The Gospel Coalition Might, May, Possibly, Sorta, Maybe, Likely, Want Churches to Stop Congregational Singing

As churches across the nation finally start to gather again for Sunday services in obedience to God’s Word (after several months of disobedience), there is no shortage of authorities who are seeking to regulate how it must be done. In Germany, churches that are open have stopped singing altogether – a condition imposed by the government in order to be allowed to have services. Other governments are recommending that the congregants not sing at all, or that they only play recorded music that congregants may listen to, but not participate in.

And now there’s a new article by The Gospel Coalition, “Is Congregational Singing Dangerous? We’re not seeking to kneecap the writer, Ken Boer, as he seems sincere in wanting to work through the implications. But the article is incredibly unhelpful to the point of being irrelevant.

It seems that the purpose of this article is to fill Christians with doubt and worry that they’ll somehow be killing their neighbor at every chorus of “A Mighty Fortress is our God.” As if crying out “Holy, Holy, Holy is the Lord God Almighty” will be a death knell to the seasoned citizens of the church two rows up and three rows down as sacred spit molecules home in on their airways and carpet bomb their lungs with COVID-19.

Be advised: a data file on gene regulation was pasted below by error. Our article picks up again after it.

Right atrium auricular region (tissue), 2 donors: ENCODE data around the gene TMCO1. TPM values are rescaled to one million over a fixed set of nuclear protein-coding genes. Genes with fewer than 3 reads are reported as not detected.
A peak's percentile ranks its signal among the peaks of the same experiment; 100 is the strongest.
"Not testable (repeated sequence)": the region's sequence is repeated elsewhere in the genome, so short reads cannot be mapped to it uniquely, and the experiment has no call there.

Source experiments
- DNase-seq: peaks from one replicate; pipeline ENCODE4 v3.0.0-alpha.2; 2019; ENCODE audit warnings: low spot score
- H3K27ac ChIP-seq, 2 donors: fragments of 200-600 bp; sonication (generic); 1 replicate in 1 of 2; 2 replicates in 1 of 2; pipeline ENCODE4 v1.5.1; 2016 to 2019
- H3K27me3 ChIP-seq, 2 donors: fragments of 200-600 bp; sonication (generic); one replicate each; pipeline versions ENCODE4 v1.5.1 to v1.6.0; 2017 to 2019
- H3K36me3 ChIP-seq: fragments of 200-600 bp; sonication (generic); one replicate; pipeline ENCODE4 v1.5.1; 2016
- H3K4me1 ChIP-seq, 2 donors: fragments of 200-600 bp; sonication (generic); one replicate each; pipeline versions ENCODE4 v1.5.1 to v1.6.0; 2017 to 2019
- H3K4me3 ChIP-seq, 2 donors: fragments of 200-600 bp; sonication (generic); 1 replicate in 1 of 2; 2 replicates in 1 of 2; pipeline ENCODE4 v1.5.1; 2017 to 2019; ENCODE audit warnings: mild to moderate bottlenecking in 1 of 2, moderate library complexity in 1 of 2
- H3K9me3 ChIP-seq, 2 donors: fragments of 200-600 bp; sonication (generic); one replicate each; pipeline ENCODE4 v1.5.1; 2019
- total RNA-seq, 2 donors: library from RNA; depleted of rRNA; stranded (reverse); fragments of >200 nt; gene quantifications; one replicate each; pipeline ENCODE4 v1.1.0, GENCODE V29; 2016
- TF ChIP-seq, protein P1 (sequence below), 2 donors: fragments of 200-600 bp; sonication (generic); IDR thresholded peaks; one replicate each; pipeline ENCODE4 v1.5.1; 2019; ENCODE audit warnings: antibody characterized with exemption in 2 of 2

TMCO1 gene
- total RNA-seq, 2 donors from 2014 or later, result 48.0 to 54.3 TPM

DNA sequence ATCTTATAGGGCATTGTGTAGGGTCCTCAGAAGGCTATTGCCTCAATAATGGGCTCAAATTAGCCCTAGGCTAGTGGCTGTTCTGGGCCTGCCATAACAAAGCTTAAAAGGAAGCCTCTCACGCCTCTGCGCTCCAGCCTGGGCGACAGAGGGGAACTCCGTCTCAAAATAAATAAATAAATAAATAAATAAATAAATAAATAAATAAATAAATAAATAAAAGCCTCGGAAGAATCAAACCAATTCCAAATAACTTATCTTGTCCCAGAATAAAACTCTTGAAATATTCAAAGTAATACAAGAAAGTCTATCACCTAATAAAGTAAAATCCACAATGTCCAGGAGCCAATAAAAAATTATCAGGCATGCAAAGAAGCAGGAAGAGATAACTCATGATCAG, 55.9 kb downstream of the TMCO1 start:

If the article was titled “Is Congregational Singing Dangerous?”, and was all about the theological dangers of singing Hillsong and Jesus Culture music, then that is something we could get behind. But in this case, the article is a collection of sentences punctuated every 6th word with MIGHT…MAY…COULD…MAY…

“There is much we still don’t know” … “I’m making an educated guess” … “seems to occur”… “It also appears” … “It seems that the virus can” … “we don’t know how infectious.” … “How infectious is a small number of particles?” … “We’re not sure” … “This might happen at a concert” … “it might happen at church” … “possibly larger even than coughing” … “infectious disease might spread more” … “they will likely be recirculated” … “anecdotal evidence suggests that singing” … “though it’s difficult to know exactly what role” … “because of other compounding factors” … “it appears the path forward is wise caution” … “it may generate more risk than normal speech” … “they may reduce transmission” … etc.

Where is Steve Lawson with some pulpit bangin’ “Give us some men who (smack) know the truth!” when you need him?

The Gospel Coalition piece seems like it is giving us many options to consider, but it quickly becomes clear that nothing is concrete. It’s all just speculation, suggestion, inference and conjecture, and the only certain thing is that the author really doesn’t think congregations should be singing.